Amy Winehouse documentary director speculates on how she might have been saved

aimThe toughest question for “Amy” filmmaker Asif Kapadia is the most speculative one. Could Amy Winehouse have been saved?
Kapadia, who pulled no punches in his much-honored documentary about the tragic death of Formula One driver Ayrton Senna (“Senna,” 2010), pulls even fewer in “Amy,” about the mecurial, self-destructive singer-songwriter who died of alcohol poisoning right before our eyes in 2011.
“There seemed to be several clear-cut opportunities to save her, early on in her dependency,” Kapadia, a 43 year old Londoner, begins. “But real life is not like fiction. You can’t say, ‘That’s the moment when her life changed.’ Life is more complicated.
Still, “If she’d been urged into rehab earlier, her life could have turned out differently. That’s why that song ‘Rehab’ is so pivotal. A lot of people who knew her feel that the incident that inspired that song, when she was probably ready to seek help, but was let off, was key. Later on she was unreachable. She pushed people away who wanted to help her. But just before ‘Rehab,’ she knew she was in trouble, and for the reasons she gives in the song, she didn’t go.”
As Winehouse, the young Brit with an ancient Jazz chanteuse’s voice, the poet with a passion for autobiography, put it in her biggest hit, “Rehab,” “I ain’t got the time and if my daddy thinks I’m fine” she wouldn’t “go go go.”
As with “Senna,” Kapadia found villains in Winehouse’s life — the first the “daddy” in her biggest hit, Mitch Winehouse. Tabloids and gossip websites long ago zeroed in on those around Winehouse who wouldn’t let her clean up, dry out and step back from the storm of attention that seemed to fuel her addictions, the paparazzi hounding her, documenting her every misstep. But Kapadia “wanted to talk to everyone, give every person in her life a clean slate.”
That led to what the Daily Telegraph critic Robbie Collin calls “a Sherlockian reconstruction of Winehouse’s arcing path across the skies of superstardom,” a film that lets footage of Mitch Winehouse speak for itself, that finds her musician/junkie boyfriend and later husband Blake Civil-Fielder “charismatic…Not stupid, a clever guy, a wheeler dealer who knew how to survive. Girls fell for him. He was ‘the catch,’ and when they met, he was much cooler than she was. So that relationship was more complex than the press depicts.”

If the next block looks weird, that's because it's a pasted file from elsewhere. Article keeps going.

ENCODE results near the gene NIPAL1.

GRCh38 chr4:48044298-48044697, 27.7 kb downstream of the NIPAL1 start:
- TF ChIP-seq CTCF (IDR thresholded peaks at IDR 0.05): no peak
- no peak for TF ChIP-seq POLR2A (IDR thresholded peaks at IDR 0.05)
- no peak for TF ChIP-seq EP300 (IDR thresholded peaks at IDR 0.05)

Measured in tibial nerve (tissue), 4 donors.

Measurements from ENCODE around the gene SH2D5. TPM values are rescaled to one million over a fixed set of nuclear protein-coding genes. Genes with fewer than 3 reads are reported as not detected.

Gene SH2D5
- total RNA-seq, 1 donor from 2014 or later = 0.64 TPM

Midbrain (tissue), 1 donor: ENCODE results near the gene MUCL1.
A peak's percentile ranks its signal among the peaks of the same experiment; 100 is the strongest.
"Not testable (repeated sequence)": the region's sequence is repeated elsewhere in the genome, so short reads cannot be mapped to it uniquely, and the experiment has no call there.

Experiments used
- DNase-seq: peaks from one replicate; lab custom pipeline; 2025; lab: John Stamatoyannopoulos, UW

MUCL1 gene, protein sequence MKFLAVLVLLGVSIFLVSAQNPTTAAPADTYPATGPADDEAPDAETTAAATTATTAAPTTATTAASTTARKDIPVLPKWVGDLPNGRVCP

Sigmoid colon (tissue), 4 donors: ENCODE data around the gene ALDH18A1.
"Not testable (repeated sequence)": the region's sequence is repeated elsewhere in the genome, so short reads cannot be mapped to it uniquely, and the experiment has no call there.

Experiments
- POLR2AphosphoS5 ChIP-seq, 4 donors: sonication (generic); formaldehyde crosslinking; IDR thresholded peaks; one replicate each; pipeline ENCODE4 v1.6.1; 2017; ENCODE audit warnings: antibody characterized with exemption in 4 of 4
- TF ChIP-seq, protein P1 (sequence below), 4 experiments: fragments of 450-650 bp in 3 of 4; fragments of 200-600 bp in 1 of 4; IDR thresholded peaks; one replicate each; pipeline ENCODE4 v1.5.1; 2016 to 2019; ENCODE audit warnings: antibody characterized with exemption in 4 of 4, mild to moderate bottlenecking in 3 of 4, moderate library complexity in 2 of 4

Kapadia found three under-reported culprits in Winehouse’s untimely demise. Her fellow Londoner figures her move to the Camden neighborhood was fatal.
“Camden became what Carnaby Street was in the ’60s or Notting Hill was later… a hip, edgy party scene…If you want something, ANYTHING, you can get it there. You could not walk down the street without someone coming up and whispering , ‘D’ya want to buy some drugs?’
“Nearby, you have all these amazing parks and restaurants and houses. But Camden was where all these bands were breaking out. And Amy wanted to be there.”
“Amy” is generating universally raptorous reviews, many of them, ironically, in the same (mostly British) newspapers that hounded her during her life. Kapadia sees the tabloids and the paparazzi and Winehouse’s inability to see a way to “travel, just get away from them abroad in places where she wasn’t famous,” as culpable in her death.
asifAnd “there’s a moment in the film where the mirror turns on the audience. We all see what we did, and we know what we did. We all shared videos of her drunk, or commented on photos. I’ve yet to meet the person who realized she was brilliant and funny. Everyone thought she was a stupid drunk. That became the story. She was an object of fun. Imagine being the person seeing chat show hosts mocking her, reading all those comments, those newspaper stories, seeing those photos of herself at her worst.”
So Kapadia used home movies and early, pre-fame interviews and subtitles that reveal the depth of her lyrics, as he set out to alter the public perception of this public figure who died a very public death.
“I wanted to show how beautiful and funny clever and happy she could be.”
He knew he’d succeeded when he showed the film to some friends of his who are Amy fans.
“I asked them why they were crying at the end. And they said, ‘We’ve never seen her happy before.’ Most of the public hadn’t. That’s really awful, isn’t it? She never smiled in public, never seemed comfortable or happy on stage, once she became famous.”


About Roger Moore

Movie Critic, formerly with McClatchy-Tribune News Service, Orlando Sentinel, published in Spin Magazine, The World and now published here, Orlando Magazine, Autoweek Magazine
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